New technology for the 90-plus set

Meet my grandmother.

She is less than two weeks away from her 93rd birthday. She lives alone, in the same apartment she and my grandfather retired to in 1984 (my grandfather died in 2001). Her closest relative is 100 miles away. Her children and her grandchildren all live more than 1,400 miles away.

Her bones are brittle from osteoporosis and osteoarthritis. She is losing her hearing. Her vision has been bad for as long as I’ve known her. She lives on the second floor of a walk-up building, with no elevator.

Last weekend, she had to be hospitalized for a fall she took when the car she was getting out of moved slightly while she was removing something from the back seat. She had had another fall in her home less than two months earlier. She is out of the hospital now, in a rehab facility, where she is supposed to stay for as long as three weeks while she gets physical therapy so she can stand and walk without pain. But what happens after that?

In the past, she has flat-out refused to move to be closer to one of her children because she doesn’t want to deal with winter weather anymore, and, as she says, “This is my home.” She has also said she does not want to go into assisted living or nursing home because she has always been stubbornly independent.

I know this story is not unique to my family. I’m sure many of you have faced similar dilemmas with elderly relatives.

My mom and my aunt have both suggested that my grandma get some sort of “panic button,” more formally known as a personal emergency response system. They were thinking of the old “I’ve fallen and I can’t get up” variety, which requires the user to push the button to summon help. Of course, that does no good if the wearer is unconscious or is disoriented.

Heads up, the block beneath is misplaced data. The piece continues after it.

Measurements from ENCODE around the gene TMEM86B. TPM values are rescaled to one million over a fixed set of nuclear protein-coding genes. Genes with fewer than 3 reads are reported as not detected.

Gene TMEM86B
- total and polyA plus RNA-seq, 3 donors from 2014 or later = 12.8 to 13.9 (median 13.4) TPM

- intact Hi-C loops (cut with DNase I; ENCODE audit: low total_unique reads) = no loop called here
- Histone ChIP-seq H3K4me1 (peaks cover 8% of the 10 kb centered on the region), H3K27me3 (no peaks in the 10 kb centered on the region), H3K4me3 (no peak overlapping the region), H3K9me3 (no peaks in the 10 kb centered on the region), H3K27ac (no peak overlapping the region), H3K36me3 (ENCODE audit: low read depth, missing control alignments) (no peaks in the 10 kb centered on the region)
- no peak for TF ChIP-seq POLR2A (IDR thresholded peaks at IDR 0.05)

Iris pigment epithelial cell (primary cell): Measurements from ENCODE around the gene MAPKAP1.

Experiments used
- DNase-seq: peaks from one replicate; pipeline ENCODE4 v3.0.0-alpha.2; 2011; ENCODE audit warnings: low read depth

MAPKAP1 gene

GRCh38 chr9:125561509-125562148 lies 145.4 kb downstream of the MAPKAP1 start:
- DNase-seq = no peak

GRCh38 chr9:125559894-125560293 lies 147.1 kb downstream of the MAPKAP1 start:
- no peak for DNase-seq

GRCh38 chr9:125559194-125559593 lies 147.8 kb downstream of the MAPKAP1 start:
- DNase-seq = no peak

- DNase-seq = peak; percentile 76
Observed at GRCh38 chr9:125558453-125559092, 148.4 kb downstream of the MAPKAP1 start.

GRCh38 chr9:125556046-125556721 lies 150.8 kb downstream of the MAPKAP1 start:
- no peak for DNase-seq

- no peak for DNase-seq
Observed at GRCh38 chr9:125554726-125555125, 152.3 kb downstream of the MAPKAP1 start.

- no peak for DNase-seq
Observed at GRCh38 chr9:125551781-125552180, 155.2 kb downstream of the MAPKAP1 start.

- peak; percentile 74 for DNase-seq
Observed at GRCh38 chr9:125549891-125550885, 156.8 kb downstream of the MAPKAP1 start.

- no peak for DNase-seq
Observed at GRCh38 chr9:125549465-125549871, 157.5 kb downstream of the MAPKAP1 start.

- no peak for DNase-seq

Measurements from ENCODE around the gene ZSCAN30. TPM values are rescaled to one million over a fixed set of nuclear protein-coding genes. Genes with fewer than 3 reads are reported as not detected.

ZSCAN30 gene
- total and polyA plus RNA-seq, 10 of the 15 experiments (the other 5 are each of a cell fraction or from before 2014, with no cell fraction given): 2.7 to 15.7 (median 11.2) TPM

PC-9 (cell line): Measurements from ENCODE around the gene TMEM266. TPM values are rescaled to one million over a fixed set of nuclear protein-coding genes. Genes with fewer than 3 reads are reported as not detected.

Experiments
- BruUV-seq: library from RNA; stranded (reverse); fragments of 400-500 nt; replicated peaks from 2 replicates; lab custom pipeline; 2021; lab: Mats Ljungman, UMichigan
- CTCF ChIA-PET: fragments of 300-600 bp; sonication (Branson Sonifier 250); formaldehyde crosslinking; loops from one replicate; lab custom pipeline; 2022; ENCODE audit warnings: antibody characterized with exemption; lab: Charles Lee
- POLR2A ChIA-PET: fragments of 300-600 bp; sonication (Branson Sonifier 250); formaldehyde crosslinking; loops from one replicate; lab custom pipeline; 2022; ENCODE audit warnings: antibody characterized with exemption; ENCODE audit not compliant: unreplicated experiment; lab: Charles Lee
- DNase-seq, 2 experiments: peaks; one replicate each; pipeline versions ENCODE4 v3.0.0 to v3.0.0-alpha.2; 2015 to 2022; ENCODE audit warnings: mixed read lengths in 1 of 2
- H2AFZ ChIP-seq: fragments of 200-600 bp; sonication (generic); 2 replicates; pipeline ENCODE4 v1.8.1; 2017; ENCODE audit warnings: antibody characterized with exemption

I explained, based on my coverage of health IT and wireless health technologies, that there are some new types of personal emergency response devices that are passive, i.e., they can automatically detect a fall and call for help, no matter what condition the user is in. Some more comprehensive systems monitor vital signs and movement.

Most of my family did not know about these options.

When I visited back in December, I showed my grandma videos of a few technologies. She wasn’t interested in anything that looks like a computer or a touch-screen tablet because, frankly, new technology is confusing. I mean, she doesn’t even know how to use her DVD player, and has no interest in learning. Caller ID was a big step for her.

She also did not seem too interested in wearing a vitals monitor, even something as simple as a chest strap. Her heart is fine. While she did survive cancer twice in the past 15 years (!), I am not aware of any chronic ailments other than the arthritis and osteoporosis. There is no Internet access in her home, and she does not have a cell phone. She begrudgingly said that she would be OK with wearing a sort of panic button. I have a feeling she would also agree to have a motion sensor installed in the apartment, but only if the landlord would allow it. (I’m pretty sure the landlord would, and that she was just making excuses.)

So, what would you suggest? Vendors, whatcha got?

I’m not looking for any handouts or freebies here by virtue of the fact that I have this public forum. My family would be willing to pay the regular price for your products and services. But I am going to use my soapbox to do the right thing for my grandma.